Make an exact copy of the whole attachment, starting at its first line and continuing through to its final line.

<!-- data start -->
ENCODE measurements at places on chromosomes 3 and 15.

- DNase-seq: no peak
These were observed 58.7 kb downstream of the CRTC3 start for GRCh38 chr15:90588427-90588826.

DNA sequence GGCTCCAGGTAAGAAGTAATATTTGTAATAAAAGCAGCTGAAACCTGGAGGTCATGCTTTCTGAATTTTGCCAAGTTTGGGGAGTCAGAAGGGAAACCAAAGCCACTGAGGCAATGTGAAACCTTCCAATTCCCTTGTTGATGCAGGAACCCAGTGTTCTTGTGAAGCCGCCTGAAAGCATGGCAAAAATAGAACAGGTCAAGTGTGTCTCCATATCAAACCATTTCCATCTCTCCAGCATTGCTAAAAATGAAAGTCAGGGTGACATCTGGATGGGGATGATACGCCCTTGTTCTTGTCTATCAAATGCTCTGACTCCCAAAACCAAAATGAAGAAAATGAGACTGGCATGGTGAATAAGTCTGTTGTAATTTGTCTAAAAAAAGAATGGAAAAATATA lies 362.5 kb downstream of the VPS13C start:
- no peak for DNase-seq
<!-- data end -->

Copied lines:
ENCODE measurements at places on chromosomes 3 and 15.

- DNase-seq: no peak
These were observed 58.7 kb downstream of the CRTC3 start for GRCh38 chr15:90588427-90588826.

DNA sequence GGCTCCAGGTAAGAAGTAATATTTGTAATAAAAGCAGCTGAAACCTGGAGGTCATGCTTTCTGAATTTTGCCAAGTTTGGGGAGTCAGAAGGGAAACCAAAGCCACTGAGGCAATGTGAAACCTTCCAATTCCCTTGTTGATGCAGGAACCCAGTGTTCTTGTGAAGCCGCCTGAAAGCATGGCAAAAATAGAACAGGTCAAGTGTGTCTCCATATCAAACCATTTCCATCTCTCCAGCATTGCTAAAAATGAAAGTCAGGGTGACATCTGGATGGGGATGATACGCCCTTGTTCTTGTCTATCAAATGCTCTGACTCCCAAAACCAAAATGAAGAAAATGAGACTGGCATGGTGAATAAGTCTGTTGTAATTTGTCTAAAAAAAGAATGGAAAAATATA lies 362.5 kb downstream of the VPS13C start:
- no peak for DNase-seq